I had a conversation two days ago with a guy who tells me he is an atheist. He was explaining to me that prayer has been proven to be useless. His starting point was not his belief in the absence of God in the cosmos. Rather, he told me of a test where human subjects about to have heart surgery were placed in three groups – a group that received prayer for healing, a group that did not receive prayer for healing and a group that was told they received prayer for healing – but they were not prayed for. The result of the test was that there was no discernible difference between the states of health for all three groups. This, he told me, "means God does not answer prayer." To further prove his point he quoted Matthew 21:21 “Truly, I say to you, if you have faith and do not doubt, you will not only do what has been done to the fig tree, but even if you say to this mountain, ‘Be taken up and thrown into the sea,’ it will happen.” He then stated, "since no Christians have moved mountains, prayer does not work and Jesus' words are not true."
My response to this friend was to ask, "Why is the question of prayer so personally important to you?" He replied by saying, "I just think that if God said he would give people the power to control the world by going through him, that there should be more cases of this stuff happening."
I offered this friend a few reflections about his statements that I believe were from the Spirit of God and that I hope will give him more thoughts about the mountains in his own life and what it will take for them to be removed. However, I found this understanding of prayer very revealing and it hit very close to home. This individual was raised in the church. A large part of his understanding of prayer came from observing Christian culture – the idea that prayer is about getting God to help you get control over whatever is troubling you – health, relationships, finances, employment, education…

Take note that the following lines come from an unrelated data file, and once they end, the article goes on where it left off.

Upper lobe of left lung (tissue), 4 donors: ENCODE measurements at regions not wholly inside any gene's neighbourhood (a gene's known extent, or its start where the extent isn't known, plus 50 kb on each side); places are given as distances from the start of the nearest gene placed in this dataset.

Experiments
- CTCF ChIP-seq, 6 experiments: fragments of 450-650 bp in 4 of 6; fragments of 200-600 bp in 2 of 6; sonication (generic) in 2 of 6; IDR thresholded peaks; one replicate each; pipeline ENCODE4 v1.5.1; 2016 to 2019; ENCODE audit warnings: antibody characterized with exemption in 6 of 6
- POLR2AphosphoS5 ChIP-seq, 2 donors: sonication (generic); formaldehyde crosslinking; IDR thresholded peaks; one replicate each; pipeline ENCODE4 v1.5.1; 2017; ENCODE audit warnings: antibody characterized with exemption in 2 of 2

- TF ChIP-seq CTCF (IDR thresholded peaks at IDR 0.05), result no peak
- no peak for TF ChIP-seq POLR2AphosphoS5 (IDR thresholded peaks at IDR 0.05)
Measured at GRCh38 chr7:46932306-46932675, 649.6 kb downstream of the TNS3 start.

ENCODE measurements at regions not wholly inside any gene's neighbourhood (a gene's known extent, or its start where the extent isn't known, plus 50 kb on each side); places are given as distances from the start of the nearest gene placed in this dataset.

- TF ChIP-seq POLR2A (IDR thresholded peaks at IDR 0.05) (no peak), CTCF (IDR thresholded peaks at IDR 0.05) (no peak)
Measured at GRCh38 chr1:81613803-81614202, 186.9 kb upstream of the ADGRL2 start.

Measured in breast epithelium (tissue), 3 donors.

When I think of Jesus, I think of the thing he told me to remember about him. “This is my body given for you… this cup poured out is the new covenant in my blood.”
I am to remember Jesus, the human person, in the act of greatest relinquishment of personal control (thus the thrice asked question in Gethsemane). He gave himself over to the soldiers to be arrested, he gave himself over to the Sanhedrin, Pilate and Herod to be questioned, he gave himself over to soldiers to be tortured, he gave himself over to death and forsakenness.
Jesus has chosen the way he'd like to be remembered. I think at least one of the reasons Jesus wants me to remember this is because he wants me to repeatedly bring to mind that it is in the relinquishment of control to the Father that I will find the gift of freedom - freedom from having to be the god of my circumstances. I can give myself over to God and take up, with great joy, my role as trusting creature, put my hand in his and watch what he will do! When I do this, then, my prayers can be kingdom-coming, God's-will-on-earth-as-it-is-in-heaven prayers rather than personal bids to control my life or the life of those I love.
God, forgive us that those who observe us and our communities see us grasping for or holding onto control, and trying to use You as servant to our view of how the world should be. Holy Spirit, help us remember the relinquishment of the One we follow. “Have this mind among yourselves, which is yours in Christ Jesus, who, though he was in the form of God, did not count equality with God a thing to be grasped…”